His campaign largess was unmatched which shows the influence of corporate politics, but also can undercut the independence of a candidate who was showing that his decisions were not made in the mahogany offices of corporate boardrooms but, rather, after consulting with voters who will elect him.
Duggan also touted his CEO record as an example of how he could turn things around in the city without any meaningful challenge from Napoleon. That record has Duggan’s critics wondering, especially after the U.S. Department of Justice slammed the DMC for “engaging in improper financial relationship with referring physicians,” in which the medical center paid $30 million settlement.
The DOJ in the release said it was the DMC that discovered that its physicians were involved in improper relationships when it was getting ready to sell to Vanguard. But beyond the DOJ settlement issue, Napoleon did not challenge any of Duggan’s credits at the DMC.
Duggan had former and current DMC employees praising his leadership at the flagship medical system, which further took away any serious challenge from Napoleon.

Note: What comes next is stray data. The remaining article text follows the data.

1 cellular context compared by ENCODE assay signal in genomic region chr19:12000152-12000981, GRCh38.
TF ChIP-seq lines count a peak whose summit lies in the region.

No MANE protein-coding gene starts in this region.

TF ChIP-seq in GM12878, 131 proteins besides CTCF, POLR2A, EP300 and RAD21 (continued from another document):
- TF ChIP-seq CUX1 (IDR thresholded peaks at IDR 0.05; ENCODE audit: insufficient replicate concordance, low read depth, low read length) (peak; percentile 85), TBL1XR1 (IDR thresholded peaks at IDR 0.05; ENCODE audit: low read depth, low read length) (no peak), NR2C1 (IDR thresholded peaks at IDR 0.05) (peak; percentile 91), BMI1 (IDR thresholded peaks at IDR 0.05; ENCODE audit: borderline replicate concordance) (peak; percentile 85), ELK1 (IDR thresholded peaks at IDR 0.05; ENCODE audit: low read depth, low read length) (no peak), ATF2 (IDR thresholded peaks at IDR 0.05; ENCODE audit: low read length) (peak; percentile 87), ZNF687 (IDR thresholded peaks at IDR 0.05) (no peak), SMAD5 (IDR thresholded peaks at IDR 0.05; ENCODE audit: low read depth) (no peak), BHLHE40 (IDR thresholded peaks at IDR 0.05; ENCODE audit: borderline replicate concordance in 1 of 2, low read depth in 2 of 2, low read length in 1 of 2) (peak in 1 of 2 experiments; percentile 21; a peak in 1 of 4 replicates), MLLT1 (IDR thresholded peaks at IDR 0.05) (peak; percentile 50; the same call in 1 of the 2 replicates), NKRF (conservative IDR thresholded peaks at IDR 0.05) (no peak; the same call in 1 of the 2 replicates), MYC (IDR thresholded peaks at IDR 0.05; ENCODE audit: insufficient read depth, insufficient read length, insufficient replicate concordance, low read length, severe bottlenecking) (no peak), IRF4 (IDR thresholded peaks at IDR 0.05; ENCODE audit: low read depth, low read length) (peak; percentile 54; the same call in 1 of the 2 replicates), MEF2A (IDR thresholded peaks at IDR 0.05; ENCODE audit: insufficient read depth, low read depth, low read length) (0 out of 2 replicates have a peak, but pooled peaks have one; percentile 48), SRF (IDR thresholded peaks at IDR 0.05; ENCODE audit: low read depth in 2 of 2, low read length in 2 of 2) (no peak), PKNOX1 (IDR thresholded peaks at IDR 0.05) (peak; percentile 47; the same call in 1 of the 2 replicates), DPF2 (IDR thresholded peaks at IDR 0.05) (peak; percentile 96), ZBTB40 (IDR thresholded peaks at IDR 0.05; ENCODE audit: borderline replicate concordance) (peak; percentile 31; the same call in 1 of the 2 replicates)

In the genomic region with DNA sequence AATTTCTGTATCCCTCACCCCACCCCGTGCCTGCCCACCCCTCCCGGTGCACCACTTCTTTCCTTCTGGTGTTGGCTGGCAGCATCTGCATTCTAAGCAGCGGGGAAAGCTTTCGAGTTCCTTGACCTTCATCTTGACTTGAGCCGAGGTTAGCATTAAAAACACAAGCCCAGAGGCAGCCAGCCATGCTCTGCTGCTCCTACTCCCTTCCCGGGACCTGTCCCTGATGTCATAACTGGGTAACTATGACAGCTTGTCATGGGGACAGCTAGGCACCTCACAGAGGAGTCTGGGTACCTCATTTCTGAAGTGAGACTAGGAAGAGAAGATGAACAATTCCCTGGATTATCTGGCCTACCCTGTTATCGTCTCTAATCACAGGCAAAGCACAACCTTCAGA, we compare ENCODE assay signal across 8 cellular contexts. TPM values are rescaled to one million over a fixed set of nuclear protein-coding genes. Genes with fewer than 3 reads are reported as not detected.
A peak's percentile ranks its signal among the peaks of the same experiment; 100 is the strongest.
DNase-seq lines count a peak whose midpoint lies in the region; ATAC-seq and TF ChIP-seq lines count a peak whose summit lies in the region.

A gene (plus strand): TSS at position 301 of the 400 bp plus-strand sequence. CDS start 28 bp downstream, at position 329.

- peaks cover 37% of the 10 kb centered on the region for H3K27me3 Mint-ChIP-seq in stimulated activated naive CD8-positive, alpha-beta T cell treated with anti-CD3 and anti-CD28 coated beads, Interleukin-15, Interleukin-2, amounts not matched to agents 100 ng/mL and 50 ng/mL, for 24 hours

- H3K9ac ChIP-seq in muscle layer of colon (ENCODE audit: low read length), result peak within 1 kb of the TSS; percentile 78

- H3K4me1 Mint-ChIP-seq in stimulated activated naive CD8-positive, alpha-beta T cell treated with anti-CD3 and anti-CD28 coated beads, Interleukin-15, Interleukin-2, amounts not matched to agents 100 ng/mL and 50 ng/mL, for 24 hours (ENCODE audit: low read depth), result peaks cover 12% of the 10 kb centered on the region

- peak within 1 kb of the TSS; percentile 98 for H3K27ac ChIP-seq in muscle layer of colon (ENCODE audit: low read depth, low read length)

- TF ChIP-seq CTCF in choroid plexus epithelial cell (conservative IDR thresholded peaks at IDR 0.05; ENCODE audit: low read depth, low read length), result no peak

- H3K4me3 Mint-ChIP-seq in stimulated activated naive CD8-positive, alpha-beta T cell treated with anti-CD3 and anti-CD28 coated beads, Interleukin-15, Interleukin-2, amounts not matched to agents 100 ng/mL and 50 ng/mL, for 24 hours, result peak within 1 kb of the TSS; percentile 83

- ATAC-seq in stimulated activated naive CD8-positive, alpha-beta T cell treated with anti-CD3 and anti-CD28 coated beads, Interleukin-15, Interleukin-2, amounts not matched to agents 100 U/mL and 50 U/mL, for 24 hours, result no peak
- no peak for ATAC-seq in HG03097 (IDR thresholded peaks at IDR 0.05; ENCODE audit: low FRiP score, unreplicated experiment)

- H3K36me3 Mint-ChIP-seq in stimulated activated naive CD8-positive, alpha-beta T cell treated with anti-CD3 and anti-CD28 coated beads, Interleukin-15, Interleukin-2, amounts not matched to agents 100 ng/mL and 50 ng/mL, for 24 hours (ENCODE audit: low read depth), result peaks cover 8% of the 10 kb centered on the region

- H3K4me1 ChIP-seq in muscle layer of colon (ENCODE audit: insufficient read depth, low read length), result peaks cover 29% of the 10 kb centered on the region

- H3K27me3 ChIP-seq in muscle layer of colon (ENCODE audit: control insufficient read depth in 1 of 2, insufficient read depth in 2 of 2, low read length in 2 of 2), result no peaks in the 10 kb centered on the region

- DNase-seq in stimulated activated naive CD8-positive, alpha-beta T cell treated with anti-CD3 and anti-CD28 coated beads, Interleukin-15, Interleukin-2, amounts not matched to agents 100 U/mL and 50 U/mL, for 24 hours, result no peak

But Napoleon’s real campaign started in the waning days of the campaign when he issued bold challenges and finally began attacking Duggan’s DMC record. He seemed to have gained traction, but it was too late because those campaign themes should have been applied during the primary, not in the last remaining weeks of general election campaign.
I was involved in the last two televised debates before Tuesday’s election as a panelist, and during the first debate hosted by CBS 62 “Michigan Matters” and moderated by host Carol Cain, Napoleon came out strong and aggressive, challenging his opponent while Duggan, numerous times, focused on what he was going to do.